When you lose someone you love, especially unexpectedly, life becomes a blur. It doesn't really feel like living at all. It feels like surviving. That's exactly what it is actually. For me, it was like treading water, but it wasn't refreshing and fun, on a hot summer day. It was cold and dark and daunting. Some swimmers flawlessly move forward with grace and flow, but not me. I was the one spitting and gagging and exhausting myself just to stay alive.
When my mother died suddenly at the young age of 50, I truly don't remember much. I don't remember much of what was said, or much of what happened. I do remember who was there though, and I remember when it was all over. When the funeral ended; when everyone went home; when the flowers were distributed and the food put away; when the dishes were all done and the trash taken out, then the silence began. Oh gosh the silence is not where I wanted to be. Bring them all back, please. Please, please, please don't make me sit in the silence, in the darkness, by myself. Please don't make me think about what I just lost. Please, please, please, someone tell me this isn't my life. Someone tell me it was all one big horrible dream and when I wake up everything will be back to normal.
Our normal never resumed. Like her, it was gone. Everyone else's normal carried on. Yes, she was missed, and yes her absence left a hole in people's hearts, but it was tiny compared to what we had to mend. Our lives were obliterated and now we had to figure out how to pick up the pieces. We had to create our new normal.
If you've ever had to create a new normal, it's challenging to say the least. I'd be so bold to say it sucks actually. Now, I know this isn't the greatest language, and honestly, my perspective on this is way different now, but when I was in it, man did it suck. So, how can we help each other move forward? How can we help the hurting, as they move into the rebuilding phase? How can we help after everyone goes home? How can we help when the silence creeps in? How can we help them carry on?
We do such a good job in the beginning. We bring meals. We send flowers. We encourage and hug and support, but as time goes on, life resumes. We start focusing on our own lives and our own troubles. We all do it. It's normal, but maybe that's just it. Maybe it's time for us to step out of our normal also. Maybe we should let loss change us more too.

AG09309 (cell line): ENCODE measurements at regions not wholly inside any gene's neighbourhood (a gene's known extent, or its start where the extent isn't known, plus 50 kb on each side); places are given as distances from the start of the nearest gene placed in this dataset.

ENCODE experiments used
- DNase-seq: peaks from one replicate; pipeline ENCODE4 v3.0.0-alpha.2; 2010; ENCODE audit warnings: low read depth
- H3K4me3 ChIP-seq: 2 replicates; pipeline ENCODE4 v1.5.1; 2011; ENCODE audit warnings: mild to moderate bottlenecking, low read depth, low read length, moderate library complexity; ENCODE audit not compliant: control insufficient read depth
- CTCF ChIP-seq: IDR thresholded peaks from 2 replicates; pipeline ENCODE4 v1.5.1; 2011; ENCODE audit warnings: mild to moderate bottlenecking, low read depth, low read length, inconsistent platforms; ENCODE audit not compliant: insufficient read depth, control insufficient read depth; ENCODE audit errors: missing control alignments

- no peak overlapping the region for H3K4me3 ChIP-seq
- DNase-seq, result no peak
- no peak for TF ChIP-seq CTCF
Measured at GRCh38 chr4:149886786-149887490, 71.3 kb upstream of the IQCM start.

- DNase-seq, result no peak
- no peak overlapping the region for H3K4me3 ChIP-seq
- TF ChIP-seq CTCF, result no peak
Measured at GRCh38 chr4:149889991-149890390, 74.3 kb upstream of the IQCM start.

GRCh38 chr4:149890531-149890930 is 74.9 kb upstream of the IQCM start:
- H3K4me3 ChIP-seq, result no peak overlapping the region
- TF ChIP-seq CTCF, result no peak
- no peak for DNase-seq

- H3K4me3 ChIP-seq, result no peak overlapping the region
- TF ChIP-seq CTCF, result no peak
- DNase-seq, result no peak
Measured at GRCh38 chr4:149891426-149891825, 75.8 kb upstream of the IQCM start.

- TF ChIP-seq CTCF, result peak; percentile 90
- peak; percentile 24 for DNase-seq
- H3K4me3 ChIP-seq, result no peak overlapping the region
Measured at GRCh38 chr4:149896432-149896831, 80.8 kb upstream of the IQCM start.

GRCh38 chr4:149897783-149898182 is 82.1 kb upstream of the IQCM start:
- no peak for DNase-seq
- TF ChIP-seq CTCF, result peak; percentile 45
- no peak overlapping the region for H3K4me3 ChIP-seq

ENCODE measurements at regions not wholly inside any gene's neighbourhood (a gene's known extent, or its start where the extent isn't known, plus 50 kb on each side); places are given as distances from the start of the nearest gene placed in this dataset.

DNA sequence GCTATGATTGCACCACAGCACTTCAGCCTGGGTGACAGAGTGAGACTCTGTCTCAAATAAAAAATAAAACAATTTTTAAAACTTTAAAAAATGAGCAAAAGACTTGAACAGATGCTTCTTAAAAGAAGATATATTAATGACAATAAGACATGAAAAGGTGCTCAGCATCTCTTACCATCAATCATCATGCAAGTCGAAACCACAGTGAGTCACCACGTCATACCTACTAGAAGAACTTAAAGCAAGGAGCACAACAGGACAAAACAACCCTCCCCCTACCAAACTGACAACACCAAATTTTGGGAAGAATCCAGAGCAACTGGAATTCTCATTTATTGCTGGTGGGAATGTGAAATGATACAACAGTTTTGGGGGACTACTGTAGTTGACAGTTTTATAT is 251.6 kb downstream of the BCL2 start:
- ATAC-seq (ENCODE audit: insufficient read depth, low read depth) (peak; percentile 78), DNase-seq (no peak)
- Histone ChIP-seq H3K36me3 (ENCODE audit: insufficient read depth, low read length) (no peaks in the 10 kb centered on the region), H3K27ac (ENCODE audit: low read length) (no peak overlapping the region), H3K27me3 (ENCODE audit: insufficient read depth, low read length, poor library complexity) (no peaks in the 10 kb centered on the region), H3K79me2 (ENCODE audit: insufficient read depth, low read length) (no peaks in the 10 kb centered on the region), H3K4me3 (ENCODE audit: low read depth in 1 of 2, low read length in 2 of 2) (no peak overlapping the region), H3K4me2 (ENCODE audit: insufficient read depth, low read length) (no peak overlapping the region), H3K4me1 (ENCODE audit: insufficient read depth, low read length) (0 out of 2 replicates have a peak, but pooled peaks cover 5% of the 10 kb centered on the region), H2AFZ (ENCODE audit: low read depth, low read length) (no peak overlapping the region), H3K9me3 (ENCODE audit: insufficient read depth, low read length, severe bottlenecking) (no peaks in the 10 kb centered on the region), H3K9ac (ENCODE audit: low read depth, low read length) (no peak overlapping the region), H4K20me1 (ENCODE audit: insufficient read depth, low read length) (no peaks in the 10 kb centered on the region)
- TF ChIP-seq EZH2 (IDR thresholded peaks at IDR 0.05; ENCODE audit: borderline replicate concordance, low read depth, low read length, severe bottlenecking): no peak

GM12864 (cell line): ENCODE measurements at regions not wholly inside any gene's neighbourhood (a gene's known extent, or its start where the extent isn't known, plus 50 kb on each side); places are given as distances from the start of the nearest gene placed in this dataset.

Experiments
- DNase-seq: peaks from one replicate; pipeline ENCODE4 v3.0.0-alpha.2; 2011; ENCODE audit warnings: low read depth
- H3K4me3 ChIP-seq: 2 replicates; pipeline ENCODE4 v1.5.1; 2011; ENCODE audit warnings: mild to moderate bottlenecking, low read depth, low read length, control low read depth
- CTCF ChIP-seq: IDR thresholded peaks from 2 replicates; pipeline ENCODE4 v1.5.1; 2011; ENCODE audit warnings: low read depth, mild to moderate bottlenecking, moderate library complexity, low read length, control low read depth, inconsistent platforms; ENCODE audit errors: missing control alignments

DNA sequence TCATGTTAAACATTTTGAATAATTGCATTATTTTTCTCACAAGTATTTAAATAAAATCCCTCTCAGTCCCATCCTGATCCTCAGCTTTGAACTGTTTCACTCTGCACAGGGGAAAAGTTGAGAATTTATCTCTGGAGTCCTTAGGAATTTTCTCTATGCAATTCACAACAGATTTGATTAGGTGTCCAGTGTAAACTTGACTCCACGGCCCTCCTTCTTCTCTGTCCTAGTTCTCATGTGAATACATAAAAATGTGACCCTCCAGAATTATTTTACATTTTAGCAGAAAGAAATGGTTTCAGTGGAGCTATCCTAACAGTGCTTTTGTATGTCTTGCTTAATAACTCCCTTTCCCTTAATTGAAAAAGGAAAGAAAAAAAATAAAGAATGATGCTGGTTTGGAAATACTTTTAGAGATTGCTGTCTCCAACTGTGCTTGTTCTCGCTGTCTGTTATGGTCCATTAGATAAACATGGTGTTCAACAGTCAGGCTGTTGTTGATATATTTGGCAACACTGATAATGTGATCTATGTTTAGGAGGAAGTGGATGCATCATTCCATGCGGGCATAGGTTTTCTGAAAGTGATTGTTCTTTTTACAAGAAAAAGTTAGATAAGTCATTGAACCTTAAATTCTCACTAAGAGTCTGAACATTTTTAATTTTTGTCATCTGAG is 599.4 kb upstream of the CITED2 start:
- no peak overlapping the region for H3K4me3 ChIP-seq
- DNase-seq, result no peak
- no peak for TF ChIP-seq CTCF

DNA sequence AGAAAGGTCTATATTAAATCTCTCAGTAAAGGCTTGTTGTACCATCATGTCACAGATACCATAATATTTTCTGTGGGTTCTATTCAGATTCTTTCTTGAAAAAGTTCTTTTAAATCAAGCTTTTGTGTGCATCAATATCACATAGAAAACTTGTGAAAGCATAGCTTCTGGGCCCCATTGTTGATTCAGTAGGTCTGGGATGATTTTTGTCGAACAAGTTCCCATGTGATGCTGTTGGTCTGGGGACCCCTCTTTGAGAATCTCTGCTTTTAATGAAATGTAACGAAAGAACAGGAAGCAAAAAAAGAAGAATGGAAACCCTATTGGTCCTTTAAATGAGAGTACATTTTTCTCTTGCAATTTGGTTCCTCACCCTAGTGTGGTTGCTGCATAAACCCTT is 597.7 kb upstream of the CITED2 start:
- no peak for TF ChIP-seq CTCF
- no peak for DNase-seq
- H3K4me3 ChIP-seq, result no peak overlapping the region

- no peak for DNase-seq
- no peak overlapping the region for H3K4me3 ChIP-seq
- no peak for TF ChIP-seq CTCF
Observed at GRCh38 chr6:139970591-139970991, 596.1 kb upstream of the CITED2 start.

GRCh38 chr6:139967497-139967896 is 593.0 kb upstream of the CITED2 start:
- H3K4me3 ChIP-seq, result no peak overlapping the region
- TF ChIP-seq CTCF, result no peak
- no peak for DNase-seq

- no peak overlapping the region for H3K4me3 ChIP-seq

Before we get to how we can help the family and close friends, I want to talk about you. It's actually much easier for us to focus on the pain of others, and not our own, but funerals are a perfect opportunity for you to take a look at your "grief gauge." According to the book, On Grief and Grieving, by Elisabeth Kubler-Ross, M.D. and David Kessler, "If you see someone else crying and you cry, it is triggering some sadness you feel inside. Sometimes you'd rather cry for any situation, but your own, but regardless of your preferences, you are always crying for yourself."
I used to be a mess at funerals. It didn't matter who it was, how much I knew them, or what the circumstances, they jacked me up. It would take me quite awhile to regain my balance also. It's like all the old memories just flooded back in and took me over. I very obviously still had grief work to process, from several different losses, but if you asked me "I was all good." It's amazing how long we can sit in denial. Now, after years of unpacking a lot of unresolved grief and trauma, and taking the time to feel (if you want to heal), I experience funerals completely different. My wounds are healed and though I still feel great compassion, and I still remember, I don't get lost in my own story anymore.
I don't expect anyone to be thrilled about attending a funeral, but if you weren't close, but you still find yourself getting knocked off course, please take that as a sign to review your own grief. Take it as a sign that your healing isn't complete. Wounds don't hurt if they are healed. You can't scratch a scar back open if it's completely mended. It's so easy when we see it from a physical perspective. If an old wound starting oozing, we wouldn't ignore it. We wouldn't just go "oh that old thing, it oozes here and there." No, we'd go "Oh my, that is a 20-year-old wound. That's not normal. Maybe I should see a doctor or do something to make sure it doesn't do that again."